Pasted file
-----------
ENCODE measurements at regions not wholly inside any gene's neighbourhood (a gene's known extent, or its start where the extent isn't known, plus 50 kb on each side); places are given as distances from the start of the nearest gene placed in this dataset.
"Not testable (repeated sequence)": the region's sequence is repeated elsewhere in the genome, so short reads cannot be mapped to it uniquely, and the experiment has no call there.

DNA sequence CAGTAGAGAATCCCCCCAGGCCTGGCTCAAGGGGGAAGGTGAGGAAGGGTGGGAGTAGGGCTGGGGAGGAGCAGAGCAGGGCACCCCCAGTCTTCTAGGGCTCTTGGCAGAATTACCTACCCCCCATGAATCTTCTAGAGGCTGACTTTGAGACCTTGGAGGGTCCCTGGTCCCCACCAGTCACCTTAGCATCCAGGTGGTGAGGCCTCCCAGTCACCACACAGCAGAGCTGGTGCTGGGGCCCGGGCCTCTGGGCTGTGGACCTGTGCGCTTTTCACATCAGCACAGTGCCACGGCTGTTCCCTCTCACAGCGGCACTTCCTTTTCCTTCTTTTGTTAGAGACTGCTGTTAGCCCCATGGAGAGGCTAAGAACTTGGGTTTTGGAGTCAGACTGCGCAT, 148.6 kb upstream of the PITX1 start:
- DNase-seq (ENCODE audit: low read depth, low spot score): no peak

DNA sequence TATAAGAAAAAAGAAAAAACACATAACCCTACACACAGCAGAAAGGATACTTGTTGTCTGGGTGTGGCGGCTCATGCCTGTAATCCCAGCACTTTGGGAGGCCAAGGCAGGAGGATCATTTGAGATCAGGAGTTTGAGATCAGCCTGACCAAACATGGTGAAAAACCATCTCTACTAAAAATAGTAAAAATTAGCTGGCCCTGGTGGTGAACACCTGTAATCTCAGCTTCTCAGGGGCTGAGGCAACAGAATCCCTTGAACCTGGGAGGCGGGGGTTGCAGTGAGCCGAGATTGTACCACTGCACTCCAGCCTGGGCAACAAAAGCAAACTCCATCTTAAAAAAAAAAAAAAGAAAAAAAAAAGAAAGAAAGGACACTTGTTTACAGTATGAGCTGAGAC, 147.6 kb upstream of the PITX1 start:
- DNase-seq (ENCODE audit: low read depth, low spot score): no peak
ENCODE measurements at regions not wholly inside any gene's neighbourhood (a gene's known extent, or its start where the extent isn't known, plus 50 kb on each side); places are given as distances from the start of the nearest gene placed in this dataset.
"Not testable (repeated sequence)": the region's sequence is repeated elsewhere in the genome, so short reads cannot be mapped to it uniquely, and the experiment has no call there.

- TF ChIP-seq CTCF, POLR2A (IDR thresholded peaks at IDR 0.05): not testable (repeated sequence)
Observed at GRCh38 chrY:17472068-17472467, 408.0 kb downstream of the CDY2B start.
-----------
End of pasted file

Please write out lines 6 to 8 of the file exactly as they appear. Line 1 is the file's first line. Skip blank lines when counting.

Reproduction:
- DNase-seq (ENCODE audit: low read depth, low spot score): no peak
ENCODE measurements at regions not wholly inside any gene's neighbourhood (a gene's known extent, or its start where the extent isn't known, plus 50 kb on each side); places are given as distances from the start of the nearest gene placed in this dataset.
"Not testable (repeated sequence)": the region's sequence is repeated elsewhere in the genome, so short reads cannot be mapped to it uniquely, and the experiment has no call there.